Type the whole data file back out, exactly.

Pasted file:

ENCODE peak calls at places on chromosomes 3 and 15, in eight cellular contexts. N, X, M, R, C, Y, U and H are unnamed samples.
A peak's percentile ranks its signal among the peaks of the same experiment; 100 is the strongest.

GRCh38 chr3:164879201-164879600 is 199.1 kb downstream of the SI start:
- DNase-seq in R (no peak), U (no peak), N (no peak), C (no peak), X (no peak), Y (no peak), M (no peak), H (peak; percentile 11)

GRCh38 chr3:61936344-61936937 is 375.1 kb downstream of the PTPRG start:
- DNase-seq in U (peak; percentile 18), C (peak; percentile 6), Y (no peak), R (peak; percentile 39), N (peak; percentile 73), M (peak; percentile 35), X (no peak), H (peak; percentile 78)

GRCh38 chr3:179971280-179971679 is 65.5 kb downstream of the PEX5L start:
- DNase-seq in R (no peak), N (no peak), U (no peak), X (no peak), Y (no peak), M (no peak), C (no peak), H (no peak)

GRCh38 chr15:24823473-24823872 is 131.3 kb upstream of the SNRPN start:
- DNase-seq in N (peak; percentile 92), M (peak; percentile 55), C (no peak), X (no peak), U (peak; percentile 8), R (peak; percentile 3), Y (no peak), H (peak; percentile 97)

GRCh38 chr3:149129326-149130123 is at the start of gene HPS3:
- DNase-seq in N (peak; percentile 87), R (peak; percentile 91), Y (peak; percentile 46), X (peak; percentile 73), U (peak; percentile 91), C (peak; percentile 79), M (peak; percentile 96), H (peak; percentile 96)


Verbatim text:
ENCODE peak calls at places on chromosomes 3 and 15, in eight cellular contexts. N, X, M, R, C, Y, U and H are unnamed samples.
A peak's percentile ranks its signal among the peaks of the same experiment; 100 is the strongest.

GRCh38 chr3:164879201-164879600 is 199.1 kb downstream of the SI start:
- DNase-seq in R (no peak), U (no peak), N (no peak), C (no peak), X (no peak), Y (no peak), M (no peak), H (peak; percentile 11)

GRCh38 chr3:61936344-61936937 is 375.1 kb downstream of the PTPRG start:
- DNase-seq in U (peak; percentile 18), C (peak; percentile 6), Y (no peak), R (peak; percentile 39), N (peak; percentile 73), M (peak; percentile 35), X (no peak), H (peak; percentile 78)

GRCh38 chr3:179971280-179971679 is 65.5 kb downstream of the PEX5L start:
- DNase-seq in R (no peak), N (no peak), U (no peak), X (no peak), Y (no peak), M (no peak), C (no peak), H (no peak)

GRCh38 chr15:24823473-24823872 is 131.3 kb upstream of the SNRPN start:
- DNase-seq in N (peak; percentile 92), M (peak; percentile 55), C (no peak), X (no peak), U (peak; percentile 8), R (peak; percentile 3), Y (no peak), H (peak; percentile 97)

GRCh38 chr3:149129326-149130123 is at the start of gene HPS3:
- DNase-seq in N (peak; percentile 87), R (peak; percentile 91), Y (peak; percentile 46), X (peak; percentile 73), U (peak; percentile 91), C (peak; percentile 79), M (peak; percentile 96), H (peak; percentile 96)